TKDL provides information on traditional knowledge existing in the country, in languages and format understandable by patent examiners at International Patent Offices (IPOs), so as to prevent the grant of erroneous patents. TKDL thus, acts as a bridge between the traditional knowledge information existing in local languages such as Sanskrit, Hindi, Arabic, Urdu, Tamil etc and the patent examiners at IPOs.

The project TKDL involves documentation of the traditional knowledge available in public domain in the form of existing literature related to Ayurveda, Unani, Siddha and Yoga, in digitized format in five international languages which are English, German, French, Japanese and Spanish. Traditional Knowledge Resource Classification (TKRC), an innovative structured classification system for the purpose of systematic arrangement, dissemination and retrieval has been evolved for about 25,000 subgroups against few subgroups that were available in earlier version of the International Patent Classification (IPC), related to medicinal plants, minerals, animal resources, effects and diseases, methods of preparations, mode of administration, etc.4

India has so far signed TKDL access agreement with European patent office (Feb 2009), US Patent & Trademark Office (Nov 2009), Canadian Intellectual Property Office (Sep 2010), German Patent office (Oct 2009), UK Patent & Trademark Office (Feb 2010), Intellectual Property Australia (January 2011) and Japan Patent office (April, 2011); Intellectual Property Office of New Zealand is about to join the league. Access to TKDL is available to all these patent offices but it is based on non disclosure agreements. That means contents of the TKDL may only be revealed to third parties for the purposes of citation. The Non Disclosure agreement was entered just to safeguard India's interests and defy any possible misuse.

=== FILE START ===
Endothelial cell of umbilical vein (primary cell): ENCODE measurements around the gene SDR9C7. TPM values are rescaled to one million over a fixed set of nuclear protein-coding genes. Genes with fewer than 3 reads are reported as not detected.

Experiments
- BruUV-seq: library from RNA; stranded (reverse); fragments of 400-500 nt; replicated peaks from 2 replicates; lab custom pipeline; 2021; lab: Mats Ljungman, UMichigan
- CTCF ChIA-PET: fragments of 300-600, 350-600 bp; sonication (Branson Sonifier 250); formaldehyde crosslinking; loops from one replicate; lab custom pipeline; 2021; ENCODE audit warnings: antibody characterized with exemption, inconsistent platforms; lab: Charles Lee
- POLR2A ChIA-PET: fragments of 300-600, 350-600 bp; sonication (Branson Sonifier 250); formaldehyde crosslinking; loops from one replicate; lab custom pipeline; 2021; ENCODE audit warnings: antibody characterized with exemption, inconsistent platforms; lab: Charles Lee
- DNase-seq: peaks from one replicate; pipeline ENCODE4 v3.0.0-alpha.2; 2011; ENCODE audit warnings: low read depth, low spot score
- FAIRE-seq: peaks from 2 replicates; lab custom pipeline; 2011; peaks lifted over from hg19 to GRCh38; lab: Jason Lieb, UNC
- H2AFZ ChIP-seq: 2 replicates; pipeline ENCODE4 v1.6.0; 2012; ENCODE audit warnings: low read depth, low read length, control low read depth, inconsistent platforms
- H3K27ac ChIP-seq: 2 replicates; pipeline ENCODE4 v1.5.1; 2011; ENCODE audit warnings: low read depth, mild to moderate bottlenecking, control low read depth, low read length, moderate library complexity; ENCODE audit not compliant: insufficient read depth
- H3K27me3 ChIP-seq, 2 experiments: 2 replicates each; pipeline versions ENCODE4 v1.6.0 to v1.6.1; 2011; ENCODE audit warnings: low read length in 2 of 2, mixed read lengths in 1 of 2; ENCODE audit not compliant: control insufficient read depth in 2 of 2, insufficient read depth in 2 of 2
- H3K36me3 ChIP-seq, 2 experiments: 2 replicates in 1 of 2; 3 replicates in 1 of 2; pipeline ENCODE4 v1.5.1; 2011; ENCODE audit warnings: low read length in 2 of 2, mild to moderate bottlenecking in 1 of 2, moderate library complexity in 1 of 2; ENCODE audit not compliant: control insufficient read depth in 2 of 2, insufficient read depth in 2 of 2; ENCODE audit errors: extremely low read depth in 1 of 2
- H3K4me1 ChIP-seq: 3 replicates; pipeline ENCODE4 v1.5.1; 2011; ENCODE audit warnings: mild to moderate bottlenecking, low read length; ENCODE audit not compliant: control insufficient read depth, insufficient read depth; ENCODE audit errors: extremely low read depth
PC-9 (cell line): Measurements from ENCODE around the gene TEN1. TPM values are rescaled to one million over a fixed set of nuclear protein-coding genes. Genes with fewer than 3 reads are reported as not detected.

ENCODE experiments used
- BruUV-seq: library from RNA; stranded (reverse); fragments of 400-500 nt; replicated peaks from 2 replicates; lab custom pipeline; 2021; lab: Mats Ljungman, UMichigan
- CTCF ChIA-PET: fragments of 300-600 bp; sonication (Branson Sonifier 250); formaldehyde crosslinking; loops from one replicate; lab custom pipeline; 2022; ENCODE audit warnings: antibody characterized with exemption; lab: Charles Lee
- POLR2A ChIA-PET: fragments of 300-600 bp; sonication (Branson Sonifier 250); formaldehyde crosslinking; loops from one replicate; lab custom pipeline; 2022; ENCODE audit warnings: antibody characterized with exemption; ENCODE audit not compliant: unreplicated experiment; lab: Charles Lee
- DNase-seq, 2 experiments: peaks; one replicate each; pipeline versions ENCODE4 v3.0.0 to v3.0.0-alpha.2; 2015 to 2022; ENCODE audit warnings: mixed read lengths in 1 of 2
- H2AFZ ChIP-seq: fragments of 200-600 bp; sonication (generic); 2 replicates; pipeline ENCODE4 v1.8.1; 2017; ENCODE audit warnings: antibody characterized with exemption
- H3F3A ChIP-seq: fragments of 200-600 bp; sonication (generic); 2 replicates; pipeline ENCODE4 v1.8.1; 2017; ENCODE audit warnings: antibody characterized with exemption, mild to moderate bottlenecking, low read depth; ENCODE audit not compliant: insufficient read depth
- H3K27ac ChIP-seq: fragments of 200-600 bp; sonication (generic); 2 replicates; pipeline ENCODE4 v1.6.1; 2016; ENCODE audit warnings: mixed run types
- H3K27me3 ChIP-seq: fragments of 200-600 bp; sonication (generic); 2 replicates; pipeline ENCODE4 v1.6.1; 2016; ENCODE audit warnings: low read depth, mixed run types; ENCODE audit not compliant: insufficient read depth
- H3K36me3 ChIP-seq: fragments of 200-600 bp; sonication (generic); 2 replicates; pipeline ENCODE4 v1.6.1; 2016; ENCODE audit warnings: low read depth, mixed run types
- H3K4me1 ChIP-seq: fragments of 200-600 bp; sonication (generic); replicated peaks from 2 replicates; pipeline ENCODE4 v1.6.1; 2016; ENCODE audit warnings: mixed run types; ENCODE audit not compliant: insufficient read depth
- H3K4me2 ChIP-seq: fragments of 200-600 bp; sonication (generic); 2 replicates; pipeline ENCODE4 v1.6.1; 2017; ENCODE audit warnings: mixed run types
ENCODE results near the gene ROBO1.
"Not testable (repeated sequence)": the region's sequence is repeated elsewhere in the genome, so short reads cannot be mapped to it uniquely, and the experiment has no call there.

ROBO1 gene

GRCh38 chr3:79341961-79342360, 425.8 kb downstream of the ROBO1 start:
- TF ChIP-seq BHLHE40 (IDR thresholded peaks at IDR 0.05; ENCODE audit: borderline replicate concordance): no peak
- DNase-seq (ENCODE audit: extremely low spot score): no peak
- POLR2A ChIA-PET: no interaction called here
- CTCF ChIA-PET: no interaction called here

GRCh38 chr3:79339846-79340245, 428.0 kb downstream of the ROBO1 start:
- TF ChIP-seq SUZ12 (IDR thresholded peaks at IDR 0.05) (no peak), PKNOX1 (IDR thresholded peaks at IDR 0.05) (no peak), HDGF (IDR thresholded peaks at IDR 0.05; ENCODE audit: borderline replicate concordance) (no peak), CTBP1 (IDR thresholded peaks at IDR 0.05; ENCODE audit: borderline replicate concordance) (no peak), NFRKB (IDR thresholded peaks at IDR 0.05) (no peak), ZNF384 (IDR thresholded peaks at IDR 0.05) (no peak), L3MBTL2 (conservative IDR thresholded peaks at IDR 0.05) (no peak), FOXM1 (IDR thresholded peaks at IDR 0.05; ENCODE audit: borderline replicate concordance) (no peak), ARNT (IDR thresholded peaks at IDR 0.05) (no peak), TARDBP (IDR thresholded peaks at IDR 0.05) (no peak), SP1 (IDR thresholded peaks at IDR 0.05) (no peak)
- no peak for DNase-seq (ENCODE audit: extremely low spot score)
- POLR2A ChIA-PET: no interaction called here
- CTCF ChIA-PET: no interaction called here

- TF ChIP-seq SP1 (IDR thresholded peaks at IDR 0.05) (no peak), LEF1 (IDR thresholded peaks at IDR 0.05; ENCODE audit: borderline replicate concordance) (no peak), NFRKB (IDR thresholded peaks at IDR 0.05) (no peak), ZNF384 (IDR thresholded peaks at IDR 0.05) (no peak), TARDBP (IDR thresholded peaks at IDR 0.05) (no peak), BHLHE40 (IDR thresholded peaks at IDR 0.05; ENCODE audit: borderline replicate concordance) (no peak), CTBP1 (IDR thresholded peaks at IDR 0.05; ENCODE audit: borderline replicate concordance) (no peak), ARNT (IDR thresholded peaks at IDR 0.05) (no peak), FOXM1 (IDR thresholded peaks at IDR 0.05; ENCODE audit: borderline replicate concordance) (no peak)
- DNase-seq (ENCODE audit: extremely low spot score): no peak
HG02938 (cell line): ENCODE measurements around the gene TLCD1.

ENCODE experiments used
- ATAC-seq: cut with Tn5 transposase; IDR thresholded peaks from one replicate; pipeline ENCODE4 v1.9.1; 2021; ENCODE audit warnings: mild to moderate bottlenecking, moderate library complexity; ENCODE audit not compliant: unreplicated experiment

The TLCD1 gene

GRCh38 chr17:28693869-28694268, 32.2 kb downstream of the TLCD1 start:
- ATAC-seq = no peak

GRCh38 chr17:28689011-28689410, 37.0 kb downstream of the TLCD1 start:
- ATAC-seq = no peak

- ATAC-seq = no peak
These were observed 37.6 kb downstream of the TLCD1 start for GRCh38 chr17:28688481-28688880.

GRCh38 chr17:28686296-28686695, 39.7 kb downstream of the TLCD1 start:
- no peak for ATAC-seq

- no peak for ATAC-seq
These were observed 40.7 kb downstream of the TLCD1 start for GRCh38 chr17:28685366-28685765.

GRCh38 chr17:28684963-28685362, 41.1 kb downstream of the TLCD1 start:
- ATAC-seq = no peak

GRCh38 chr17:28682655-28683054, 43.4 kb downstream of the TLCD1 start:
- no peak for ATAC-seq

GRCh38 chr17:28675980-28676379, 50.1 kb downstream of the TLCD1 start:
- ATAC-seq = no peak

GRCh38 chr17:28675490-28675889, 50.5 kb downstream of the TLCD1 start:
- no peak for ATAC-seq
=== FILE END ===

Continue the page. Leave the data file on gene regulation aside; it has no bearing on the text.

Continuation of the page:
The TKDL is available to all patent offices that have signed a TKDL Access Agreement. Under such an agreement, patent examiners may use the TKDL for search and examination purposes. Accessibility-of entire database in leading international languages enables them to easily trawl the database to ascertain the novelty of the invention.

Third party submission is another efficient way in revoking of patents based on erroneous inventions. It could be inferred from the fact that from July 2009 TKDL team has identified 215 patent applications pertaining to Indian medicinal system and third party submissions in the form of TKDL evidence have been filed. In two such cases grant has been reversed, in one applicant has modified and in 33 other cases applicants intentionally withdrew the application It is expected that in the coming months some 179 cases that are currently in the balance will either be rejected by the EPO (European Patent Office) or withdrawn by the applicants themselves. A recent study by a TKDL expert team at the EPO shows a sharp decline (44%) in the number of patent applications filed concerning Indian medicinal systems, particularly in relation to medicinal plants5

Based on the information available at the TKDL website four patents have been successfully revoked at Canadian Intellectual Property Office from September 2010 that to with an average time of 20 weeks from the submission of evidence. Apart from this there is a long list of patent that have been revoked and grant of patent is hindered at USPTO and other various patent offices and in many cases applicants voluntarily withdrew their applications and granted patent. The TKDL has an integrated global biopiracy watch system that allows monitoring of patent applications related to Indian medicinal systems. It enables effective detection of attempts to misappropriate this knowledge by third parties filing applications with patent offices around the world. It means that immediate corrective action can be taken, and at zero direct cost, to prevent biopiracy. India is the only country to date to have put such a system in place.6

India's success in safeguarding its traditional knowledge by the creation of TKDL has already influenced many developing countries. Even WIPO (World Intellectual property Organization) has appreciated India's effort in protecting indigenous Traditional Knowledge. In the recent past India and WIPO partnered and organized a conference for protecting-Traditional_Knowledge which was attended by representatives from 35 countries across the globe.



2. "Protection of Traditional Knowledge by Utilization of TKDL", published by Press Information Bureau Government of India Ministry of Science & Technology dated 21 March 2011.



5.  "Protection of Traditional Knowledge by Utilization of TKDL", published by Press Information Bureau Government of India Ministry of Science & Technology dated 21 March 2011.